Almost one-third comes in headcount reduction, and based on the cuts I saw, they could have taken place without creating DowDupont. Some savings came from facility closures, also much of which could have happened regardless of a merger. 

A big chunk of savings ($660 million) is also projected to come from DowDupont’s $35 billion in combined procurement spend, which I also find difficult to understand. There are often opportunities to save when two companies merge by building large contracts on commonly purchased items. It’s a ton of work because most companies don’t manage procurement optimally. What you usually find are a mish mash of old contracts, old systems, mismatched engineering specifications, and a lot of  fiefdoms. Another consideration is that the way procurement departments account for savings is often  questionable. Even when verified by a finance official, I’m often left scratching my head.

More than 50 procurement teams are working globally at DowDupont to study contracts and identify opportunities for savings. That job usually takes a while, and is imperfect because of poor foundations of building common, easily groupable specifications.

And part of Breen’s promise to shareholders is that DowDupont will spin into three new companies within 18 to 24 months. How is there an advantage of combining the spends if there will be three different companies?

And meanwhile there are all the costs of integrating and reintegrating the components in the three divisions and companies. The IT work, the legal work…time and money. One of my favorite medical systems in Boston has been working on this for five years, and that’s without a merger.

Potential procurement savings have been used as a rationale to combine companies for many years. Big numbers are always thrown out in initial press releases. But I have never seen any follow-up on the extent any of these savings were ever achieved. There are some great pros, like DuPont CPO and author Shelley Stewart, working on the DowDuPont project, but supply management execs are often handed mission impossible

I sought input from an old friend and the person I respect the most in procurement research: Pierre Mitchell, Chief Research Officer and Managing Director at Azul Partners.

Pierre, who also provides commentary on the excellent web site told me in an email:

“I think these cost synergies are a bit meaningless.  Sure, many corporate projects will kick off to reduce costs (e.g., go back to suppliers for another pound of flesh), and mergers can indeed drive savings. However, the firms are so massive, there’s not too much ‘mega synergy’ left, and what’s left out of the story are the increased costs when the firms split.  I’ve dealt with many firms who’ve been spun out that have to rebuild their backoffices from scratch.  Sometimes that’s good and you can re-invent yourself a bit with clean sheet processes and systems (and shed your old SAP R/3 system or whatever).  I suspect the crop sciences folks will stand themselves up just fine here.  This deal is not about cost savings though, it’s about corporate engineering to peel off business to make them more focused (not necessarily a bad thing) and command a higher multiple – and “unlock” them from their larger legacy businesses – whether large hydrocarbon based supply chain or an amalgam of businesses like in the specialty chemicals business.”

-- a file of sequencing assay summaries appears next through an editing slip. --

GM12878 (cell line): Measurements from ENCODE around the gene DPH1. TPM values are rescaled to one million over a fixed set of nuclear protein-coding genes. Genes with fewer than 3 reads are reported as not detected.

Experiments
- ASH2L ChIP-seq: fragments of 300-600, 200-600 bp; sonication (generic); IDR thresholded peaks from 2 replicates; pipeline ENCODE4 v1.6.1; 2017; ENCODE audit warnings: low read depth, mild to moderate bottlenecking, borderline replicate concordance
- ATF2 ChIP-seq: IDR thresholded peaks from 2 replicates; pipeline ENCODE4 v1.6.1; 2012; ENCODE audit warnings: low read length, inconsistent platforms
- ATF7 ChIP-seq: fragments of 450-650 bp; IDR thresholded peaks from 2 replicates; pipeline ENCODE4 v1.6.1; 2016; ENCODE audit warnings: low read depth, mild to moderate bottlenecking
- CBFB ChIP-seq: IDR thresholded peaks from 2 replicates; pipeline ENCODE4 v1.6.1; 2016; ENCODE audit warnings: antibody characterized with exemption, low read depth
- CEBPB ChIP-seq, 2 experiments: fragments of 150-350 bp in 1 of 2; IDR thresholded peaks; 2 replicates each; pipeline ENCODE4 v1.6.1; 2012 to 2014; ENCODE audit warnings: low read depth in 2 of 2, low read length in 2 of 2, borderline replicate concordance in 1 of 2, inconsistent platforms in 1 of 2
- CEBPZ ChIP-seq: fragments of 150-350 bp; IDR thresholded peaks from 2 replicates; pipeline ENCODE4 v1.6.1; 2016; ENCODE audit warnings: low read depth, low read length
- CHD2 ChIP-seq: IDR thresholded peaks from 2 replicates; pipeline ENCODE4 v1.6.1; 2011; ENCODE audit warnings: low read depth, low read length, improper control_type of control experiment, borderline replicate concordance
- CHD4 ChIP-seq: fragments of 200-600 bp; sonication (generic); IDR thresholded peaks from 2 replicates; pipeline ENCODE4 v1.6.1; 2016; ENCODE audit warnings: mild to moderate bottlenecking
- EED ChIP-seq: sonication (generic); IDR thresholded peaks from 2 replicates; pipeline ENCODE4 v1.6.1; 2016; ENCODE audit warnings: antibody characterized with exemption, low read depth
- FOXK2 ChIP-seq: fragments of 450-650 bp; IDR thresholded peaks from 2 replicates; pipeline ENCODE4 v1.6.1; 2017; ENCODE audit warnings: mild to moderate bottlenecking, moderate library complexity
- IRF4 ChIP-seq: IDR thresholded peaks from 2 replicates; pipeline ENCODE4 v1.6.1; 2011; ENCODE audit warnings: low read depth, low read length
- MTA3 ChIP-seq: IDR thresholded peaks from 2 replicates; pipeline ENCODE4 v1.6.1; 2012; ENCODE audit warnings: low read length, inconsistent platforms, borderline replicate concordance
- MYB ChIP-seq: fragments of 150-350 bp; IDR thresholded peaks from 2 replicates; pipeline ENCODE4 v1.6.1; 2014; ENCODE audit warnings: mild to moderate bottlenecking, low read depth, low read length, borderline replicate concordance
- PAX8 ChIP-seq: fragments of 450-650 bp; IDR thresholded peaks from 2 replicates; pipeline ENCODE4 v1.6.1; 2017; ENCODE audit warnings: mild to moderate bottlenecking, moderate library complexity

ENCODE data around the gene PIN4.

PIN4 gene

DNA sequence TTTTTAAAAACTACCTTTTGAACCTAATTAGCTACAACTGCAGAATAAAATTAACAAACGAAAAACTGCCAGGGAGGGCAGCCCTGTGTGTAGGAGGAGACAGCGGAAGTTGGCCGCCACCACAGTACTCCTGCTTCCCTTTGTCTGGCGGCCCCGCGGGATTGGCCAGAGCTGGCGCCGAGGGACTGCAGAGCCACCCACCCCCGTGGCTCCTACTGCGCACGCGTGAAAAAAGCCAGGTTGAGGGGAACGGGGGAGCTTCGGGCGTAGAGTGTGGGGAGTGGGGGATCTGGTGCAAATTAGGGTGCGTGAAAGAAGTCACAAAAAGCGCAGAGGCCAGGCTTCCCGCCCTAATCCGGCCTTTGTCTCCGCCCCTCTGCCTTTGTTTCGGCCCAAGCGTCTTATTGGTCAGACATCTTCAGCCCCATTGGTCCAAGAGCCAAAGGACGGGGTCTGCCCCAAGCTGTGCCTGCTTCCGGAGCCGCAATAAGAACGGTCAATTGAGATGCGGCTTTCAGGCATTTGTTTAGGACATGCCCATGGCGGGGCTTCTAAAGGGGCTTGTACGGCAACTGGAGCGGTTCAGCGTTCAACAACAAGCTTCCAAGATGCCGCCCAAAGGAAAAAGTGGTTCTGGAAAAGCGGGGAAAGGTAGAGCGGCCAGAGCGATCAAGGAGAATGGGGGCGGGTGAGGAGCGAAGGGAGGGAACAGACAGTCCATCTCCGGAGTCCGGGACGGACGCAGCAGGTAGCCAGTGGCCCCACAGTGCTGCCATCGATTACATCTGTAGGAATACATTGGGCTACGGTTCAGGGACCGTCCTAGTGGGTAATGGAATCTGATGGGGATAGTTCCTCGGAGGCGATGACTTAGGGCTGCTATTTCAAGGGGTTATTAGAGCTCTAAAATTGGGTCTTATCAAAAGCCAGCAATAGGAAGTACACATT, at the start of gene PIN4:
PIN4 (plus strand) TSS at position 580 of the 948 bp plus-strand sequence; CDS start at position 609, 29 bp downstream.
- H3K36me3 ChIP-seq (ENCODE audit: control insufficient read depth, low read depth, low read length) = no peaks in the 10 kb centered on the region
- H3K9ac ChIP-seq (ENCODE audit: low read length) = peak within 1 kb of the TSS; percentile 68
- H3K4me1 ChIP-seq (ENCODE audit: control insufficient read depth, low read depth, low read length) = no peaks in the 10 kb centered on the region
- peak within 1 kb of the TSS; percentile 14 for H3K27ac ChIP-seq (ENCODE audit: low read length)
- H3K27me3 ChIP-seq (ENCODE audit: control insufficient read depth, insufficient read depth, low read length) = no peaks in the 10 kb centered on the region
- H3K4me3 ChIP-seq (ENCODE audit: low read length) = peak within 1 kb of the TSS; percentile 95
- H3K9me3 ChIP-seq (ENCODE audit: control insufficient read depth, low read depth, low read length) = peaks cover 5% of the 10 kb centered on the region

Good insights.

North America ,

Dell Uses 1 Million Pounds of Recycled Carbon Fiber This Year

Global computer manufacturer Dell Technologies says it will use approximately 1 million pounds of recycled carbon fiber this year, more than double the volume from the previous two years—880,000 pounds.

The carbon fiber recycling program was announced in 2015 as part of the company’s 2020 Legacy of Good Plan, which includes using 100 million pounds of recycled-content plastic and other sustainable materials in its products.

Carbon fiber was first used in the Latitude 7440 and is now being used across the entire Latitude 5000 line (14 products to date). “We are looking to expand use beyond just Latitude into other notebook enclosures, where this material is best suited to be used  – which will lead to volume growth,” Stephanie Schafer, a senior engineer who heads Dell’s sustainability efforts, told The Molding Blog.

 In 2014, Dell became the first IT company to use UL-environment certified closed-loop recycled plastics in a computer when it launched the OptiPlex 3030 All-in-One desktop. Since then Dell has shipped 95 products with closed-loop recycled plastics.

Also as part of the 2020 program, Dell earlier this year shipped its first packaging diverted from becoming ocean waste. Recycled plastics are collected from waterways and beaches for use in the new packaging tray for the Dell XPS 13 2-in-1. The ocean plastic is mixed (25 percent) with other recycled HDPE plastics (the remaining 75 percent) from sources like bottles and food storage containers.